Hence, when we call Gaddis a quintessential "American" novelist, the term needs to be defined broadly, on the order of an "American World Literature." Just as "America" itself has become a political and cultural force globally, so has our literature taken on global concerns merely by engaging with the materials, messages, concrete speech, and abstract operations of power here at home. One might argue that it has always been so. From its modern foundations in Emerson, Melville, Poe, and Stein, American writing has been remarkably conflicted about its own Americanness, even as the nation itself in a formulation advanced most recently by Michael Hardt and Antonio Negri in Empire [Boston: Harvard University Press, 2000] has from its foundation defined sovereignty on a different model from that of the Roman Empire or the European nation-state. "Liberty" in the United States, write Hardt and Negri, "is made sovereign and sovereignty is defined as radically democratic within an open and continuous process of expansion" (169). Gaddis is consistent both with his country and his American literary precursors in finding an altogether unique form for such continuity and expansiveness. We can observe a formal parallel, for example, in the continuous narrative present from J R on built largely from recorded speech. No less remarkably, we see both the constraints and expansiveness of latter-day imperial power in Gaddis's decision to restrict his literary language to what can be said through actual, existing networks of communication and transportation. America is the first technological mass society, yet it uniquely and structurally defines the mass, its multitudes and its mobility, in the singular: Gaddis responds with characters no less distinct and individual than those in Dickens, although he refuses to 'psychologize' them: their qualities, like the poetic qualities of Gaddis's language, are made to emerge through the same networks and systems that both constrain and enable their lives. For it is these networks and systems that impart global dimensions to their individual pursuits and desires, a canvas much larger than that ever experienced by the bourgeois self.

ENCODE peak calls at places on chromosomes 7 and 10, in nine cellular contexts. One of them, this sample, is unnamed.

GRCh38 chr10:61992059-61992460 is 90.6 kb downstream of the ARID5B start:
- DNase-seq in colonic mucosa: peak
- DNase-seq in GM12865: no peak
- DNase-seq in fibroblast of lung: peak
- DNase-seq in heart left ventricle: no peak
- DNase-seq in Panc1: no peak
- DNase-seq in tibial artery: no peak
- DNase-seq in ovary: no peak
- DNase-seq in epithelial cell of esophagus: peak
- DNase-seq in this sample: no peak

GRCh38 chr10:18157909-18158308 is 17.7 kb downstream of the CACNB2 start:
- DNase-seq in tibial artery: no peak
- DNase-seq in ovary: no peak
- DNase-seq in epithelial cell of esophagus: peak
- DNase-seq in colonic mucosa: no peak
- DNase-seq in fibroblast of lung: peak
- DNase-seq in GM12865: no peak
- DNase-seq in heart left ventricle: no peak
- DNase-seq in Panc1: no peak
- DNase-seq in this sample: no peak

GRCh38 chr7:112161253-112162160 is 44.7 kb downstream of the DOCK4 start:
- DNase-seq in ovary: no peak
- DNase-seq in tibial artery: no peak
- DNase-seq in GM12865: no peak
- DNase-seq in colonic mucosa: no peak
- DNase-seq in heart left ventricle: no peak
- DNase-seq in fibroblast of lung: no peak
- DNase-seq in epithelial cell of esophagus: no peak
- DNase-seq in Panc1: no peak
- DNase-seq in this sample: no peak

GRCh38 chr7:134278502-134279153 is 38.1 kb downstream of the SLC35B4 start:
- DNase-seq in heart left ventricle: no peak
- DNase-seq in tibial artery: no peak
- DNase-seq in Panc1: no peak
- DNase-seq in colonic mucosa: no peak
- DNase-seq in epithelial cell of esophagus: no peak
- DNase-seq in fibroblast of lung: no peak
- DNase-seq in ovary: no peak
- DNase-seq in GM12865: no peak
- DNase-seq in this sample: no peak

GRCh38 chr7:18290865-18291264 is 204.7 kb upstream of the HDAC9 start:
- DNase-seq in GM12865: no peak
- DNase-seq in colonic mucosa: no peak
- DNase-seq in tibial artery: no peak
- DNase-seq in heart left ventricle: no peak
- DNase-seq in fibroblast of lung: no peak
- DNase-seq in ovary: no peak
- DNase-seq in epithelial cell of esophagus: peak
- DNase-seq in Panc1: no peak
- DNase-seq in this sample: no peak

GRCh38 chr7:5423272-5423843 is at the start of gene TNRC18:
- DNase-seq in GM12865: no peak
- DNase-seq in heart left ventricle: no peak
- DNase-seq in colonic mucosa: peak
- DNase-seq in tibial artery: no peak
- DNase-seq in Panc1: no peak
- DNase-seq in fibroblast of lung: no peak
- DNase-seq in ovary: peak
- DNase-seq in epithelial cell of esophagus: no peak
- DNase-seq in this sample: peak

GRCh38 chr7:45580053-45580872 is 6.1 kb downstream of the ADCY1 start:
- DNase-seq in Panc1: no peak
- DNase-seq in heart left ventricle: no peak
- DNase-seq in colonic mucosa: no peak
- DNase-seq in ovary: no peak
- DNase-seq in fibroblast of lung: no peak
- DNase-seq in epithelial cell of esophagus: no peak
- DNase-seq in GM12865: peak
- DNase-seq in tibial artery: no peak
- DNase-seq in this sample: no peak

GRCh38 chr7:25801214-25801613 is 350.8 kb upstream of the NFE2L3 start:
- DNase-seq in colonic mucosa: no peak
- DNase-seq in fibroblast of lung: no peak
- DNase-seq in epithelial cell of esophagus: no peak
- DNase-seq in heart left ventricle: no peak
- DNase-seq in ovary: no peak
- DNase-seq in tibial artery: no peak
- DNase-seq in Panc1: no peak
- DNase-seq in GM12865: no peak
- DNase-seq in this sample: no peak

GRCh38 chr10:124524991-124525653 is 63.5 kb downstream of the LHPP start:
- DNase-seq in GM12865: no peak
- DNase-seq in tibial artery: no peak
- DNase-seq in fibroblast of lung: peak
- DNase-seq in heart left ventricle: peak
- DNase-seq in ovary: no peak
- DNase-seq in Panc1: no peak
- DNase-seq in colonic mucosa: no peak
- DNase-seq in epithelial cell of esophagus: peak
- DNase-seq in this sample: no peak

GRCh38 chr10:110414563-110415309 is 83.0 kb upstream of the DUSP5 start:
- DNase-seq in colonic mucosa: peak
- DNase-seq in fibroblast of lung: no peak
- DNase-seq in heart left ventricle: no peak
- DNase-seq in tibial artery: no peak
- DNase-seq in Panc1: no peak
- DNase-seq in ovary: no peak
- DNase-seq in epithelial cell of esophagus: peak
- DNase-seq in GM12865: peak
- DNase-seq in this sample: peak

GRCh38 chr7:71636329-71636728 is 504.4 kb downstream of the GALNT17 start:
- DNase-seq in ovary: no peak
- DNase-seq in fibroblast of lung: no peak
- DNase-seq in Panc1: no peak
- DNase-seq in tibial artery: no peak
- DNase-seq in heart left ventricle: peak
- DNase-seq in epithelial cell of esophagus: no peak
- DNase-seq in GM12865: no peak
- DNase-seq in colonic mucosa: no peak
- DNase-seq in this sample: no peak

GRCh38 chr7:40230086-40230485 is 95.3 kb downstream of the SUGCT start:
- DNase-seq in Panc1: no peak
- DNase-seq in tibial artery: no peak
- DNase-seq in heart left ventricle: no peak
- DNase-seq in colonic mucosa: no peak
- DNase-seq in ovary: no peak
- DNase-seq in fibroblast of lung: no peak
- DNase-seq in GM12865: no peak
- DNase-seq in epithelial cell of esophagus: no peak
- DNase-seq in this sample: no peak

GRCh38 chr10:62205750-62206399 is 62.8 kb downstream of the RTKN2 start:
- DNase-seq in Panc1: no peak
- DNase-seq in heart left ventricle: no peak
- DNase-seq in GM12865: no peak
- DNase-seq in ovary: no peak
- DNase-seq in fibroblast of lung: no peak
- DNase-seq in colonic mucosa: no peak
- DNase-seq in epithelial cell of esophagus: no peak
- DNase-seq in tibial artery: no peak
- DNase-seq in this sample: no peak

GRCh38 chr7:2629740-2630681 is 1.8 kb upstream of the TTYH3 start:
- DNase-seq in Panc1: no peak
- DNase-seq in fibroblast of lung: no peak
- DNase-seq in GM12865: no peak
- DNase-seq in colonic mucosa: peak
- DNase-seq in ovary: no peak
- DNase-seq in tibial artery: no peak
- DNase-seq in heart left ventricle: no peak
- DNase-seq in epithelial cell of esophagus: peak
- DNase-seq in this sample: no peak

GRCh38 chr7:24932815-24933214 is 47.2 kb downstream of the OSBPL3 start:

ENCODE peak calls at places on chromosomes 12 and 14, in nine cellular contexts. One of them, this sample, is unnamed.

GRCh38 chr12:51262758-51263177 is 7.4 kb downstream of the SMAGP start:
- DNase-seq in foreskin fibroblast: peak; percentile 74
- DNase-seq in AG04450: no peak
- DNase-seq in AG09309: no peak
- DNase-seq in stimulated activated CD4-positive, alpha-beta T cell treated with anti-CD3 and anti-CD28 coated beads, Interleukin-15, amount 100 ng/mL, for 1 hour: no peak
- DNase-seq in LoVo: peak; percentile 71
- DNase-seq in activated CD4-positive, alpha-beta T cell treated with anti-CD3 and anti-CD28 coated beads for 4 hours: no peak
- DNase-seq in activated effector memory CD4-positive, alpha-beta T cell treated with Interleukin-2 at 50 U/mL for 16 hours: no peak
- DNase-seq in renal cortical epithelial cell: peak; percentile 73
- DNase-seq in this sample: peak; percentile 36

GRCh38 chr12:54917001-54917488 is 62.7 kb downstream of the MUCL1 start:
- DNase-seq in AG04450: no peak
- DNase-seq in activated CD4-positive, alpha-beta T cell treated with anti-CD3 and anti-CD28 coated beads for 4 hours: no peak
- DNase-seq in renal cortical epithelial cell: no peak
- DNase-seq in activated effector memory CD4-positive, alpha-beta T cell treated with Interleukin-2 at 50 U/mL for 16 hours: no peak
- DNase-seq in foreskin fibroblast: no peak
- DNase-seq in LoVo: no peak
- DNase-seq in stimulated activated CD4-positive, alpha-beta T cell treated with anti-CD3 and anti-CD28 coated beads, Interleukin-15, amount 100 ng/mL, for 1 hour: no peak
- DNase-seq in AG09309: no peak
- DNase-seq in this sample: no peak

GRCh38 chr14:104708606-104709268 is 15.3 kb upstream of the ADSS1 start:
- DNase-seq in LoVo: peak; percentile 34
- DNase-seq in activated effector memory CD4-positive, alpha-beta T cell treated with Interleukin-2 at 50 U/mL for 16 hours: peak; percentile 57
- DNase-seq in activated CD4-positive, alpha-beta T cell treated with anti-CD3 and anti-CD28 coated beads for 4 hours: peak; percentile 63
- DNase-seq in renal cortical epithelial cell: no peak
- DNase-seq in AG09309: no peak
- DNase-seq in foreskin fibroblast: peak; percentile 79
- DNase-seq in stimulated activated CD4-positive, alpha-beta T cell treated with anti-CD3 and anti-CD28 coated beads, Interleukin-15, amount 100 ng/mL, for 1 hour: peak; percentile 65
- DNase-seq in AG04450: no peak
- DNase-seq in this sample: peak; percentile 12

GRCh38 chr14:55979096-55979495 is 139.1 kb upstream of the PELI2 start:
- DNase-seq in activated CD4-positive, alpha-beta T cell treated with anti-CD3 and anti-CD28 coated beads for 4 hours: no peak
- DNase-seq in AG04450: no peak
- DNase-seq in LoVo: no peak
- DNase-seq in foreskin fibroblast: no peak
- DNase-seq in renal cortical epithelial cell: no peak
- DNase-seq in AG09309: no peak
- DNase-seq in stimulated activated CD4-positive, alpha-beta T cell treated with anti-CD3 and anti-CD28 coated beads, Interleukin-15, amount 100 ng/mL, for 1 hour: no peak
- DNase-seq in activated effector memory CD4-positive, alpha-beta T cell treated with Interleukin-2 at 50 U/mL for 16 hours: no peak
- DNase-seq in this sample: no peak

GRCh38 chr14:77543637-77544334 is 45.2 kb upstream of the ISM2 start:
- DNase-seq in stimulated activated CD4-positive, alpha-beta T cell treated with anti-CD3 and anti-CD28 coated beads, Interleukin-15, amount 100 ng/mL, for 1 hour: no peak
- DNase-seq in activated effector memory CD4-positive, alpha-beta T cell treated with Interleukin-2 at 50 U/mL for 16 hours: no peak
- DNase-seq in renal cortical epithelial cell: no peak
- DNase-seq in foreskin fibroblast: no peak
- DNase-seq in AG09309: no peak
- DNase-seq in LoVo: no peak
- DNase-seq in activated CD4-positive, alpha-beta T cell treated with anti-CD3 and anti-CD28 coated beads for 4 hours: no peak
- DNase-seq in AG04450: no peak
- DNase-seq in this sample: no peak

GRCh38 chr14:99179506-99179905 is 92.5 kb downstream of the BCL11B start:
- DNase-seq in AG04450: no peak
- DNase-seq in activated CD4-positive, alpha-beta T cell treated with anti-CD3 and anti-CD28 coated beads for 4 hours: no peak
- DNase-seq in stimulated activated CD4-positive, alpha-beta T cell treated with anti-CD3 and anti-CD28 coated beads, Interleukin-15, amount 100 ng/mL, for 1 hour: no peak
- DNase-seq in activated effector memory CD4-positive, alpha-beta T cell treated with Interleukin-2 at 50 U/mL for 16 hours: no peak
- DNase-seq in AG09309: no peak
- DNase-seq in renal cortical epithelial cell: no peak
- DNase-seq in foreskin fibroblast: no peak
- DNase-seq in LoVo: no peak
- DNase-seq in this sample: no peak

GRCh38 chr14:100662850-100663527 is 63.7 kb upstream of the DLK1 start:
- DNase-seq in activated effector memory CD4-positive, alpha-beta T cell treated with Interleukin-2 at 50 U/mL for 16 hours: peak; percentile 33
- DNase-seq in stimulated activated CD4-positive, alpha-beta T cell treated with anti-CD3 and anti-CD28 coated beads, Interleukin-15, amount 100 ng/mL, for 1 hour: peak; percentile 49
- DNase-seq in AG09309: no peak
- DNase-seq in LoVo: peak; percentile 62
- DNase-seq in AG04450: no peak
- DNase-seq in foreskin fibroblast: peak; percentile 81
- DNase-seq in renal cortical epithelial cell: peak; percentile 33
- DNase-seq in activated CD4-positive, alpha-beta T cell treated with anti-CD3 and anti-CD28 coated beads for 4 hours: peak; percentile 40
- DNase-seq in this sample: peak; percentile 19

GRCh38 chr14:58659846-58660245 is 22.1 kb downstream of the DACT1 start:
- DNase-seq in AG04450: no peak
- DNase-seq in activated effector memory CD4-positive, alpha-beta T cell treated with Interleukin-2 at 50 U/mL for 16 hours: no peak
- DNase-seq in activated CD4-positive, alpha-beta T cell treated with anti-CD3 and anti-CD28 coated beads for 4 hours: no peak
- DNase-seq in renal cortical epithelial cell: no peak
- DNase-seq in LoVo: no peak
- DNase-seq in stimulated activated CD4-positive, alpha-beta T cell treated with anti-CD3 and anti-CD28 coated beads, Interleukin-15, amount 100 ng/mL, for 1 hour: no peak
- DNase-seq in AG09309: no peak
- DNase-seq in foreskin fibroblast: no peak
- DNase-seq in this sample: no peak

While many books have taken on the question of globalization
as represented by literary texts, and while a global awareness has expanded
the range of "literatures in English," no current study to our knowledge has seriously
considered what a "Global" narrative might look like. Our argument is that
a model for such a narrative could well be the work of William Gaddis.
Paper Empire: William Gaddis and the World System
An Interview with William Gaddis circa 1980
The Aesthetics of First- and Second-Order Cybernetics in William
Gaddis's J R
William Gaddis and the Autopoiesis of American Literature
Cognitive Gothic: Relevance Theory, Iteration, and Style
Cognitive Map, Aesthetic Object, or National Allegory? Carpenter's
The End of Agape : On the Public Debate Around Gaddis
Writing From Between the Gaps: Agape Agape and Twentieth-Century Media
Mark the Music: J R and Agape Agape
Valuable Dregs: William Gaddis, the Life of an Artist
The Secret History of Agape Agape